sure - its something that interested me at 20.04 since it was a challenge to rework. But for something I don’t use I seem to have to spend more time than I really want to.

I would prefer someone to come along-side here to help out - hence why I am raising this early.

Add Wireguard support in Network Manager to easily add/remove and toggle Wg VPN connections. Not sure if this is already planned by Ubuntu. Both Fedora and KDE already support this.

Workaround, a plugin for network manager, but don’t know if it would survive a OS update of network manager:
GitHub - max-moser/network-manager-wireguard: NetworkManager VPN Plugin: Wireguard

Alternative workaround that would survive:
Using Wireguard when your Linux Distro hasn't caught up yet

What about its ideal companion, global-menu ?

Those two applets should merge together, sort of, sharing a common aim : save space for main window by providing a smart use of top panel.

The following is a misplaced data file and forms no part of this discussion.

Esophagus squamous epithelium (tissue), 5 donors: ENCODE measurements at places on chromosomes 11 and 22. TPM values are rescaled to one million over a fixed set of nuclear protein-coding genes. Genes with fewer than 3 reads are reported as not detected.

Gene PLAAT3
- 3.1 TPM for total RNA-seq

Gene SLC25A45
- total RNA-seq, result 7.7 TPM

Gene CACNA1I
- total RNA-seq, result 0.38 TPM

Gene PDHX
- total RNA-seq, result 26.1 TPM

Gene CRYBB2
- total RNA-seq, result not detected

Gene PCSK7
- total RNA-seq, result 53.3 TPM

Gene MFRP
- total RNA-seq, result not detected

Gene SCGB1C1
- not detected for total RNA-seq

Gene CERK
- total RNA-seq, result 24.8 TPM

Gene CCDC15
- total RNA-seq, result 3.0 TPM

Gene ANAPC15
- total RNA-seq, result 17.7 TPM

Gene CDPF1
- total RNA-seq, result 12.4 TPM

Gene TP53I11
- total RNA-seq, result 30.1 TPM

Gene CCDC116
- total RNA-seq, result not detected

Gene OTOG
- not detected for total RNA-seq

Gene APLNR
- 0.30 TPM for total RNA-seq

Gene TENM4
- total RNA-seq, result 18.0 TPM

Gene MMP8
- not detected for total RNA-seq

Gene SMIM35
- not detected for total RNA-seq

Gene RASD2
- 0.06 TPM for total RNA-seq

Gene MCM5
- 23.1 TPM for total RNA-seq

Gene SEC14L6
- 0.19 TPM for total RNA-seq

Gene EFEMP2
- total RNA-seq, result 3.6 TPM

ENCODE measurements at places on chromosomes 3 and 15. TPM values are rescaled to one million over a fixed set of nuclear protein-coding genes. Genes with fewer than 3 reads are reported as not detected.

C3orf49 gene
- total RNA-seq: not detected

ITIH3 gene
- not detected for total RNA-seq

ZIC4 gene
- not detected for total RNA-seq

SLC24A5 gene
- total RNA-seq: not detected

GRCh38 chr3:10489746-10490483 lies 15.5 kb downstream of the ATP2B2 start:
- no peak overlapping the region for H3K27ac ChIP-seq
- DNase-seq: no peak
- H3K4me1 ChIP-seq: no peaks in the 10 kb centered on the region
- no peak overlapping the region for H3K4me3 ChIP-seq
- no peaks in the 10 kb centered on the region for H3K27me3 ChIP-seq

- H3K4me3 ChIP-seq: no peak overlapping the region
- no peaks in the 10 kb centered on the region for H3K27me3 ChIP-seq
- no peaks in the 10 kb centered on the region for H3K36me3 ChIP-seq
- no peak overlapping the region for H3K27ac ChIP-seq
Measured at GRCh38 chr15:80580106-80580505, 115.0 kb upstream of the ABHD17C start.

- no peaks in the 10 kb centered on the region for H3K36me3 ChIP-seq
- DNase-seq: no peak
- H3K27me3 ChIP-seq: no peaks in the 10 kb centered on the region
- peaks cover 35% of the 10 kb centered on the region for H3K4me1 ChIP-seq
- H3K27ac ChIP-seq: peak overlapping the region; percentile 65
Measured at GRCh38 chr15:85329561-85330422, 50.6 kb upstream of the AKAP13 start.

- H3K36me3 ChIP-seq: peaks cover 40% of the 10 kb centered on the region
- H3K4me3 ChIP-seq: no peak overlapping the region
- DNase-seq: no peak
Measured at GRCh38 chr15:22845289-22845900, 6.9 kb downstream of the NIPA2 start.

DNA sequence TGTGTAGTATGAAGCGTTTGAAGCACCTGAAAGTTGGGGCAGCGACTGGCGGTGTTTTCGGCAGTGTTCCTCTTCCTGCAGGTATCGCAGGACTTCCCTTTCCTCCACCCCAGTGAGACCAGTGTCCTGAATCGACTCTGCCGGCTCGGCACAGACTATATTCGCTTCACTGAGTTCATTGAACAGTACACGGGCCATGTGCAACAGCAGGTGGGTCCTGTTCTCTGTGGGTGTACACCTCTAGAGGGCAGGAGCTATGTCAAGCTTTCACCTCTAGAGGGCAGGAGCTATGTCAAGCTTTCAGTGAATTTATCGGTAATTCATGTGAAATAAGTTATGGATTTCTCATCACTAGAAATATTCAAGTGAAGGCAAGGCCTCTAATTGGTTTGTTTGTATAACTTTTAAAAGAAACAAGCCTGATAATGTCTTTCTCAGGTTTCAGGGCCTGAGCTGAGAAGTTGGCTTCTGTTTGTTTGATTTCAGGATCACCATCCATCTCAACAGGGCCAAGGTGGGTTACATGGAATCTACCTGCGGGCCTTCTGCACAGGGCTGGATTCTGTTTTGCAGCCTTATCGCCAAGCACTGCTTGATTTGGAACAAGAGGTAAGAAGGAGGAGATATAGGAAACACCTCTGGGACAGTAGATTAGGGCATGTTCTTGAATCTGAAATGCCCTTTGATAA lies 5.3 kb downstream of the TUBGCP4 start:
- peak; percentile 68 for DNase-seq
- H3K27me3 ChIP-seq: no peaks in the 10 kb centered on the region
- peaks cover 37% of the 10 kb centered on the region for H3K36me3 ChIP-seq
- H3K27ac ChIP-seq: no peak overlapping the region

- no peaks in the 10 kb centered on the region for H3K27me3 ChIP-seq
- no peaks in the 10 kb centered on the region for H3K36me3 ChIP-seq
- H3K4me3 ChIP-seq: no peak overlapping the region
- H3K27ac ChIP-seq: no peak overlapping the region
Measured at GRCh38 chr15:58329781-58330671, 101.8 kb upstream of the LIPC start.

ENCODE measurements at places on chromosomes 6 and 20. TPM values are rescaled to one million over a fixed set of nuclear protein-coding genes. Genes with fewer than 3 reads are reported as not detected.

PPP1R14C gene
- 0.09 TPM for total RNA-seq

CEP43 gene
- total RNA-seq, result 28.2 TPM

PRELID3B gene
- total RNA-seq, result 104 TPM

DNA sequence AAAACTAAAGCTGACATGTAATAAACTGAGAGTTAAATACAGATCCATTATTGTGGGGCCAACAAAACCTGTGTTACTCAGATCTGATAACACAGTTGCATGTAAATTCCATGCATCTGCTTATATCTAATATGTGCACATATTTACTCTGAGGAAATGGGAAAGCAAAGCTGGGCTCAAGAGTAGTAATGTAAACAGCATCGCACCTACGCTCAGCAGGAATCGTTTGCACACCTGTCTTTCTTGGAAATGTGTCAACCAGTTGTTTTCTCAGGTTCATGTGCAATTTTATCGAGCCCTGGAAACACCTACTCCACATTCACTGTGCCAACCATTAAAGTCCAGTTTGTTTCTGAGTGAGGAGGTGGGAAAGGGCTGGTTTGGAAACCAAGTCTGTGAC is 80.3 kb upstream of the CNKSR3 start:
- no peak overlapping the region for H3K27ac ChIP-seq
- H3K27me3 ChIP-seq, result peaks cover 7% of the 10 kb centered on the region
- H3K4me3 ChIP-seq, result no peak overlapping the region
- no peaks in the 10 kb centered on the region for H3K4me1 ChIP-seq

The global menu is the byproduct from another project which produces a menu for his vala panel project, xfce and budgie.

Doubtful that he would be interested in integrating a desktop specific thing such as pixel saver.

Ain’t pixel-saver used by other DE ~ I mean the « concept » of pixel-saver ( removing buttons from maximized window bar and show them in a panel-applet ) ?

It sounds weird to me to do one ( buttons ) without the other ( menus ) but any use-case should be considered, not only mine !

The Unite extension for Gnome is pretty much the same as Pixel Saver applet. Without any kind of global menu.